Some have analogized officer Potter’s inadvertent shooting of Daunte Wright to Mohammed Noor’s shooting of Justine Damond, for which Noor is now serving a prison term. But the cases are very different. Noor’s shooting of Damond was intentional, if inexplicable. Moreover, Damond was entirely innocent, while Potter accidentally shot Wright in the context of a chaotic situation that Wright created by resisting arrest and attempting to flee the scene. Nevertheless, a criminal prosecution of Kimberley Potter will proceed, and if she is not jailed, riots and arson no doubt will ensue.

I am not sure how police departments in places like Minneapolis and Brooklyn Center intend to find new police officers, as well as replacements for those who are quitting and retiring in droves. But I guess if you are in favor of defunding the police that isn’t a problem. It is the rest of us who will suffer.

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An Epidemic of Police Violence?

If you didn’t know better, you would think that we are experiencing an epidemic of police violence against black men. And, strangely, Minnesota seems to be epicenter of the phenomenon.

The Star Tribune keeps a running toll of deaths resulting from police encounters in Minnesota. For the period 2000 to 2021, the total is 207, of whom 54% were white and 27% were black. Of course, suspect behavior has a lot to do with the likelihood of a fatal encounter with law enforcement. This is evident from the fact that only 3% of those killed by police have been women.

This total of 207 includes many cases–I assume a substantial majority–where the killing was in obvious self-defense, or for other reasons there was no real question about its propriety. Still, even if we take the raw total of 207 deaths, it represents by my calculation around 0.0002 of all deaths in Minnesota during that time period. It seems remarkable that such a tiny number of occurrences have come to play such a major role in our public life.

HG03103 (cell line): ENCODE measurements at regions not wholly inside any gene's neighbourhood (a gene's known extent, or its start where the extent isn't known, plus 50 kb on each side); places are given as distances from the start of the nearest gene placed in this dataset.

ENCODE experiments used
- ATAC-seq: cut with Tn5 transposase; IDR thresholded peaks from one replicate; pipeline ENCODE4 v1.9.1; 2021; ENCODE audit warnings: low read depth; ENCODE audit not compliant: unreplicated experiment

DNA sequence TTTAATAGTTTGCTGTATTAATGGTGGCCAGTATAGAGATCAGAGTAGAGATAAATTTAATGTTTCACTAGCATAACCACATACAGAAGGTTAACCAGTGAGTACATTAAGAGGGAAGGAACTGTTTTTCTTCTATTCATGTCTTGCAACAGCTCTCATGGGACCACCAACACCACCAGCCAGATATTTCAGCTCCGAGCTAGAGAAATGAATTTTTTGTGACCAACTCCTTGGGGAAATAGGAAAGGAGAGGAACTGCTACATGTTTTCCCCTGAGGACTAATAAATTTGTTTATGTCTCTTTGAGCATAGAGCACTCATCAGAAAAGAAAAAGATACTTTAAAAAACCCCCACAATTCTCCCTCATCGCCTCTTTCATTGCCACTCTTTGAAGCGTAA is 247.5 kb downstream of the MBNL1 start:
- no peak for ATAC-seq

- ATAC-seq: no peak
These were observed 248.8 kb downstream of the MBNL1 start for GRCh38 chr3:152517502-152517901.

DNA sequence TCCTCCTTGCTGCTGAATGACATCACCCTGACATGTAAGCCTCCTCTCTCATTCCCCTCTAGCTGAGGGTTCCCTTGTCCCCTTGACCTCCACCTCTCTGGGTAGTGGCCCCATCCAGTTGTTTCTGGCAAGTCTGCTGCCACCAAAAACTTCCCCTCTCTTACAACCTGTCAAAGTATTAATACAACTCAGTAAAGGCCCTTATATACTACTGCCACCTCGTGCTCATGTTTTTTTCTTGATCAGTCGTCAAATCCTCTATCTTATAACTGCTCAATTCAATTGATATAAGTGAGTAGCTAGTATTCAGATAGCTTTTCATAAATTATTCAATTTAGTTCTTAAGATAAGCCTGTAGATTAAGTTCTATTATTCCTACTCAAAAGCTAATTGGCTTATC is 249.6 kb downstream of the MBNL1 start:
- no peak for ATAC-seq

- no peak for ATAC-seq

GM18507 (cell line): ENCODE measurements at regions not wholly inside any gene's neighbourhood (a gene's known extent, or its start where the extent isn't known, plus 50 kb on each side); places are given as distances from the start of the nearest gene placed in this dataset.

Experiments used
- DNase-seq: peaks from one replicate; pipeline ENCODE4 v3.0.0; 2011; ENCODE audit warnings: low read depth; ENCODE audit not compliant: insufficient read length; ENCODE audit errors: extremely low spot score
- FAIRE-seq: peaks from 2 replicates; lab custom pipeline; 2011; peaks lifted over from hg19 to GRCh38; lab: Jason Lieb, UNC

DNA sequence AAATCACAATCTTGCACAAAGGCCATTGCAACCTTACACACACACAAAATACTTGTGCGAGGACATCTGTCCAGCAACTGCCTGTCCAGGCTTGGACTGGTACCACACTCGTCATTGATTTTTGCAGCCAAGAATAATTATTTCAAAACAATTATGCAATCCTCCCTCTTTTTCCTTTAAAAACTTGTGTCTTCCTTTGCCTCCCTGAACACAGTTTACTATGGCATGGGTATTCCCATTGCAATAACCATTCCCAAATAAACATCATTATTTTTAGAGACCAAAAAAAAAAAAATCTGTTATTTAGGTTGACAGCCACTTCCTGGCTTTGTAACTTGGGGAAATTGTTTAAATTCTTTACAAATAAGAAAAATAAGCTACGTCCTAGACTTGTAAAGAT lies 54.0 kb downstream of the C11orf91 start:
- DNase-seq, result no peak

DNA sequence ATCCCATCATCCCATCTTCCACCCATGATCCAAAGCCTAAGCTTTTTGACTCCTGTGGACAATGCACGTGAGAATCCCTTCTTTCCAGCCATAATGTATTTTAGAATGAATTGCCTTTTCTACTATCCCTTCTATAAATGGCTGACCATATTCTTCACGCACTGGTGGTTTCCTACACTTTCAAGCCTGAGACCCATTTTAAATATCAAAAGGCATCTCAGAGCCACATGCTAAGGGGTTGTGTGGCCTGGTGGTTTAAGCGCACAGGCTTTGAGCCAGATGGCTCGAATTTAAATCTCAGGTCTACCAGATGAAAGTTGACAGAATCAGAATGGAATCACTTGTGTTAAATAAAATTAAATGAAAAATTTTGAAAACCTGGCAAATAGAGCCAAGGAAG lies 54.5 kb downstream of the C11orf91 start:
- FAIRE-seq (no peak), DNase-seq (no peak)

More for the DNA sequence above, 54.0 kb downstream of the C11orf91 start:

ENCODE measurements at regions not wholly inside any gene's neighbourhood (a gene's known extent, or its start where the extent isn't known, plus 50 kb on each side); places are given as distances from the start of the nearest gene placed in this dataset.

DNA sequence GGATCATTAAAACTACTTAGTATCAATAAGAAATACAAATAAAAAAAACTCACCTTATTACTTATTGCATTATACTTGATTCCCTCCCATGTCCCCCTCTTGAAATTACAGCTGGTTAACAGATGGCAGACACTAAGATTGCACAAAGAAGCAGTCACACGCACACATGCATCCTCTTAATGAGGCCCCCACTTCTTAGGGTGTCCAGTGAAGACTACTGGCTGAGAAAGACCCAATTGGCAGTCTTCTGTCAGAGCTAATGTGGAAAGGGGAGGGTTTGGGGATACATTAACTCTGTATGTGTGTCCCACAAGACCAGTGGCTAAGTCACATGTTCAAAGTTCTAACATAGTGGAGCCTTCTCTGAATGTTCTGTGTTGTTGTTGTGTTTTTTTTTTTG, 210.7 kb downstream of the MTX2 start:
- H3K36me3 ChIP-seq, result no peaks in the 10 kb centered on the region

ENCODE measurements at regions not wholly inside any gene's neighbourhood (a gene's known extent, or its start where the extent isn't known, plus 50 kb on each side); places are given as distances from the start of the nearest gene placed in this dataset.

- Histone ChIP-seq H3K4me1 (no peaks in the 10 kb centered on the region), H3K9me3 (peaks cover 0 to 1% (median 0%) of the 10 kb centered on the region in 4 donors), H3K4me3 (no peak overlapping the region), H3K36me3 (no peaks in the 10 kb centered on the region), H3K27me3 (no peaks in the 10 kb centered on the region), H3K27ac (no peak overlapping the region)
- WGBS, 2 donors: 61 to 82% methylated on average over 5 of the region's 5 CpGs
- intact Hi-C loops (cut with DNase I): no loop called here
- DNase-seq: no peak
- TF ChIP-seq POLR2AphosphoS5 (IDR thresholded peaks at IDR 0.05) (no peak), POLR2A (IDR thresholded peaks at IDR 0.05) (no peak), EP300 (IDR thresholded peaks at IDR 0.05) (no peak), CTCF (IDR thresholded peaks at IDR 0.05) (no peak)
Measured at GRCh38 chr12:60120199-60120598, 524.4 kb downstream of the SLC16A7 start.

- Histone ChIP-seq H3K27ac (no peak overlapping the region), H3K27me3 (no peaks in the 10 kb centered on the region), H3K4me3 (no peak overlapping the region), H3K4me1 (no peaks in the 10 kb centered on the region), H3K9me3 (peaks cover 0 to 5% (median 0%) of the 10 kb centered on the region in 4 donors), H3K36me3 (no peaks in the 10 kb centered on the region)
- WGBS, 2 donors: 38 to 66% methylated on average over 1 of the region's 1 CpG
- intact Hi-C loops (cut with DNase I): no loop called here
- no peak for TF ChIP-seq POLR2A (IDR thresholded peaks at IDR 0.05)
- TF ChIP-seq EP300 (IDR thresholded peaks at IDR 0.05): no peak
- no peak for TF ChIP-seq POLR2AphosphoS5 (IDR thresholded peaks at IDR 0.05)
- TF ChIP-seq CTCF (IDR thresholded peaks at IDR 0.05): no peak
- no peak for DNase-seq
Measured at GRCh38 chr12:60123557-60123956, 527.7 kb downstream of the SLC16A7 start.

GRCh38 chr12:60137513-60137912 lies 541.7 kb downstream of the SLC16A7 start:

If there is an epidemic going on, it is perhaps an epidemic of resisting arrest. Daunte Wright, like George Floyd and many others, chose to wrestle with police officers rather than be peacefully arrested. Moreover, as in most cases, including Floyd’s, Wright’s contentious police encounter was consistent with a history of violence.

We learn from the Daily Mail–not the local press–that in addition to the previously-reported weapons violation and fleeing from police officers, Wright was also wanted for attempted armed robbery. He held a gun (probably the same one he brandished on Facebook) to a woman who had been kind enough to give him and a friend a place to stay for the night, and tried to steal her rent money. That outstanding warrant, which could have led to a substantial penitentiary term, likely explains why Wright chose to fight with police officers rather than be taken into custody.

While most people who are killed by police officers are white, it is true that blacks are involved in such encounters at a rate that exceeds their percentage of the population. (Asians, conversely, are statistically unlikely to die in police encounters.) Heather Mac Donald reviews the data and explains why this is true. Along the way, she definitively debunks the myths that are currently driving so much of our political discourse:

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Biden commemorates 9/11 anniversary with surrender to Taliban

There are various ways the U.S. could commemorate the twentieth anniversary of the 9/11 attacks on our homeland. Joe Biden has decided to commemorate them by effectively surrendering to the terrorist outfit that made the attacks possible.

Biden says the U.S. will withdraw from Afghanistan by September 11 of this year. There are arguments in favor of pulling out of that country, although I believe the stronger case is for maintaining our current presence (a subject for a future post). Donald Trump talked about withdrawing for four years and eventually set a May 2022 [correction: May 2021] date for giving up.

Biden also wants to pull out. Fine. But doesn’t it seem odd to pick September 11 as the date by which we effectively surrender Afghanistan to the Taliban? It was the Taliban, after all, that allied itself with Osama bin Laden and provided him the base from which to attack America.

Biden’s choice of date is symbolic. I suppose his message is that 20 years of fighting in Afghanistan is enough. That message plays well with the Democratic base and, quite possibly, with the country as a whole.